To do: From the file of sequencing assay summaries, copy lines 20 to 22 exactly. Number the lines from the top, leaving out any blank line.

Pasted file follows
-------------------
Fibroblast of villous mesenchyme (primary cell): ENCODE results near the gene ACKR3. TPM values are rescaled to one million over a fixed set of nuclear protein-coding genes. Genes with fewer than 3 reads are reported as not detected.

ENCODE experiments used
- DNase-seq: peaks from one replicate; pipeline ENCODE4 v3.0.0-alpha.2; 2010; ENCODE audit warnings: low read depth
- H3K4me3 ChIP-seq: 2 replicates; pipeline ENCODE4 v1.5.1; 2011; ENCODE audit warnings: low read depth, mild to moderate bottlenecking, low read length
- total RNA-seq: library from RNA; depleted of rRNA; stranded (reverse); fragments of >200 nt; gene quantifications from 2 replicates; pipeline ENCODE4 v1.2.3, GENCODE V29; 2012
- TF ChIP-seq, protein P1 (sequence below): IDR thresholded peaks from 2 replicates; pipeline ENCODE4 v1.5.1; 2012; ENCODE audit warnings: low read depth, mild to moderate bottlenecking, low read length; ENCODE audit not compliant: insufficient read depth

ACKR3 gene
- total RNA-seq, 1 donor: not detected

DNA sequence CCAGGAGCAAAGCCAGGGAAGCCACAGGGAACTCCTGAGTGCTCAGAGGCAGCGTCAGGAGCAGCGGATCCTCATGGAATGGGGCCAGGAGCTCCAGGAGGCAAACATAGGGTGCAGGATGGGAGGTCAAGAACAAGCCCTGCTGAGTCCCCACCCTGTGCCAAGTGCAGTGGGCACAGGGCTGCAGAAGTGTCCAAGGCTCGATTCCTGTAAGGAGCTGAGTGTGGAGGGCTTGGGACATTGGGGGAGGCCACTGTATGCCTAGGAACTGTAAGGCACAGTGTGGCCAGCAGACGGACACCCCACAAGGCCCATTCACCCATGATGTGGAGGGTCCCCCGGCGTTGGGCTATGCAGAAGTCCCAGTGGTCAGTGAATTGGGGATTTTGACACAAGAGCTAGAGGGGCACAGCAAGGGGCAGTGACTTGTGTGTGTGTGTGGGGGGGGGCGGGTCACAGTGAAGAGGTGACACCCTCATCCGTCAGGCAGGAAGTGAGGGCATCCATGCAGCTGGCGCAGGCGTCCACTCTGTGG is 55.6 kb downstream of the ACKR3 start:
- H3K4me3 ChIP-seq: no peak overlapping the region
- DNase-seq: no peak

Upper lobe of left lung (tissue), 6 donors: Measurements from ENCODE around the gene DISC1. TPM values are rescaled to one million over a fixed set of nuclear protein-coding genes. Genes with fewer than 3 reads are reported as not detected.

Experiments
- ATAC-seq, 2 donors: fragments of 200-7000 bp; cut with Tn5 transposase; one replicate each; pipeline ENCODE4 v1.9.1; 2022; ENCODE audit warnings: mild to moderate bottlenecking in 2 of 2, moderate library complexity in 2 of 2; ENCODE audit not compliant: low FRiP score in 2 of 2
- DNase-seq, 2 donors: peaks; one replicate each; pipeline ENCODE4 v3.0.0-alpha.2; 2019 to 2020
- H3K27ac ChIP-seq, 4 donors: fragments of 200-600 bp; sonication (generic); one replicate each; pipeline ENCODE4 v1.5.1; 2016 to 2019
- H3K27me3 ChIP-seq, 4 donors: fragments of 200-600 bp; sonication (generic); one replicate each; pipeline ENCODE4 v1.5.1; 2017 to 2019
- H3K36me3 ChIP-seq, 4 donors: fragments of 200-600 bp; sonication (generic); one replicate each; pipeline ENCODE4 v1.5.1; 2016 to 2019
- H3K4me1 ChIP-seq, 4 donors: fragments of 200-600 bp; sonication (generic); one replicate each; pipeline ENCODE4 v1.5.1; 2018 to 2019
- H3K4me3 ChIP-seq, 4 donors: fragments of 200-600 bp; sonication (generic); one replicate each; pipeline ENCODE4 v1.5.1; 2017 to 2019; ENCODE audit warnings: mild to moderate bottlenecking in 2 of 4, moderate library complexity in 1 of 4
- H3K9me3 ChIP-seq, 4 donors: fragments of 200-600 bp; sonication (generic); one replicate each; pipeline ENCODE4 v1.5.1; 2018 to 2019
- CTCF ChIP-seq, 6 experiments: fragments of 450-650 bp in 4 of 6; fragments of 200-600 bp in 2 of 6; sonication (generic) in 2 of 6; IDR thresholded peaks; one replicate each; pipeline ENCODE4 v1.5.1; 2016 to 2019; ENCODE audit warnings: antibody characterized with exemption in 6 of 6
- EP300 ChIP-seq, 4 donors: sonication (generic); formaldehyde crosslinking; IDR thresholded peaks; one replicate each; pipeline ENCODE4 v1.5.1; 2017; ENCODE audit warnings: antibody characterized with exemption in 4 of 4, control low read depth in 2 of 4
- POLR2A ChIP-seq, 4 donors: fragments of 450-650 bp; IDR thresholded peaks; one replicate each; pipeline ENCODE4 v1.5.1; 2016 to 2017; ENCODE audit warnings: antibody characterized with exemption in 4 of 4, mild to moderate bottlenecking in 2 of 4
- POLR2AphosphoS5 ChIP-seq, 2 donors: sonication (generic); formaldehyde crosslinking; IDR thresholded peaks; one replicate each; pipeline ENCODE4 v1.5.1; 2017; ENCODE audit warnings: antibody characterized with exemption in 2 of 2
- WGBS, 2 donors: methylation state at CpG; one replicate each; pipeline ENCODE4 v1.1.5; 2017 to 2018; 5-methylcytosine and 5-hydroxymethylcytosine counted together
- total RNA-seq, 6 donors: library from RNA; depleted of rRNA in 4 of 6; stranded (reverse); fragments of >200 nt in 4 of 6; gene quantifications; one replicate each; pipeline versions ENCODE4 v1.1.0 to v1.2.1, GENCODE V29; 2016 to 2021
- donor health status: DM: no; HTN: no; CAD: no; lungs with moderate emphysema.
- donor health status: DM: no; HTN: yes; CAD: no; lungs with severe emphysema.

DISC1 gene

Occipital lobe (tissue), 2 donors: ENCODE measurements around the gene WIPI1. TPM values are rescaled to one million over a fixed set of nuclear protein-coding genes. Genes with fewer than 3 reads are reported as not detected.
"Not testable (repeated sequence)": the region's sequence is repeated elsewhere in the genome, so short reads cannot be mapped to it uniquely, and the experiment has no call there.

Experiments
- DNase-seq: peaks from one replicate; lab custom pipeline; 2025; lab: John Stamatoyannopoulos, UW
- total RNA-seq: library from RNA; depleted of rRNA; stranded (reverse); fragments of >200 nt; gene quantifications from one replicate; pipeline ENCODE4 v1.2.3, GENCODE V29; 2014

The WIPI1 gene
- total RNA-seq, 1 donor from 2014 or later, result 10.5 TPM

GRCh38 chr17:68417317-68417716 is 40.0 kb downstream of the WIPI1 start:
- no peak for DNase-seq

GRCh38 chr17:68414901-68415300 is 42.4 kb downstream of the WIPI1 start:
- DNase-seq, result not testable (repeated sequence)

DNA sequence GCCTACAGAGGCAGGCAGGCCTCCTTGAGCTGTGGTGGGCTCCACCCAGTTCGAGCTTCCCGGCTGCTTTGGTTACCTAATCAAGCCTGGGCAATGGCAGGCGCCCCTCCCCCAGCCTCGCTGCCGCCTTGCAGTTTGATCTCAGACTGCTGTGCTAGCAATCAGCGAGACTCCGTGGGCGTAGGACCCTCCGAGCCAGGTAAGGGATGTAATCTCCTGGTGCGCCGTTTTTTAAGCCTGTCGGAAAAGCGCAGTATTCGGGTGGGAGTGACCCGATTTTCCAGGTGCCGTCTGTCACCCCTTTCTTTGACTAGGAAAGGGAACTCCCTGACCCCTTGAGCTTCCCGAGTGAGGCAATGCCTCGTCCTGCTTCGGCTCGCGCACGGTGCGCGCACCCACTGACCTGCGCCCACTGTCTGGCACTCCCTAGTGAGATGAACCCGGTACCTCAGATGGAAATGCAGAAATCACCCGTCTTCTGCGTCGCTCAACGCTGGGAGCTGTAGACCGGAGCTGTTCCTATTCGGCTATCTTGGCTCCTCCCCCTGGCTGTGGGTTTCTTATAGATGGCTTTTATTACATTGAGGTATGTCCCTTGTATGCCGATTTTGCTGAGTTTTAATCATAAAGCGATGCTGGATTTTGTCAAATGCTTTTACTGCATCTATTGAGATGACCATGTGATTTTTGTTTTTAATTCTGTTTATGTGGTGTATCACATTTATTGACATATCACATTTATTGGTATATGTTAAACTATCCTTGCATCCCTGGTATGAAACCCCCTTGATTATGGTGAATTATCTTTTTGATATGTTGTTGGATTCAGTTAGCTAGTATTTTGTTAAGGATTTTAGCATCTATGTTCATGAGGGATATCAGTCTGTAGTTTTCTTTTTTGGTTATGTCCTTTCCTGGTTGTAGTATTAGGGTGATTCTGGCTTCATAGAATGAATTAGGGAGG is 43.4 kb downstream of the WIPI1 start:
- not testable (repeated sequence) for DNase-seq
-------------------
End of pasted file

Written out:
- H3K4me3 ChIP-seq, 4 donors: fragments of 200-600 bp; sonication (generic); one replicate each; pipeline ENCODE4 v1.5.1; 2017 to 2019; ENCODE audit warnings: mild to moderate bottlenecking in 2 of 4, moderate library complexity in 1 of 4
- H3K9me3 ChIP-seq, 4 donors: fragments of 200-600 bp; sonication (generic); one replicate each; pipeline ENCODE4 v1.5.1; 2018 to 2019
- CTCF ChIP-seq, 6 experiments: fragments of 450-650 bp in 4 of 6; fragments of 200-600 bp in 2 of 6; sonication (generic) in 2 of 6; IDR thresholded peaks; one replicate each; pipeline ENCODE4 v1.5.1; 2016 to 2019; ENCODE audit warnings: antibody characterized with exemption in 6 of 6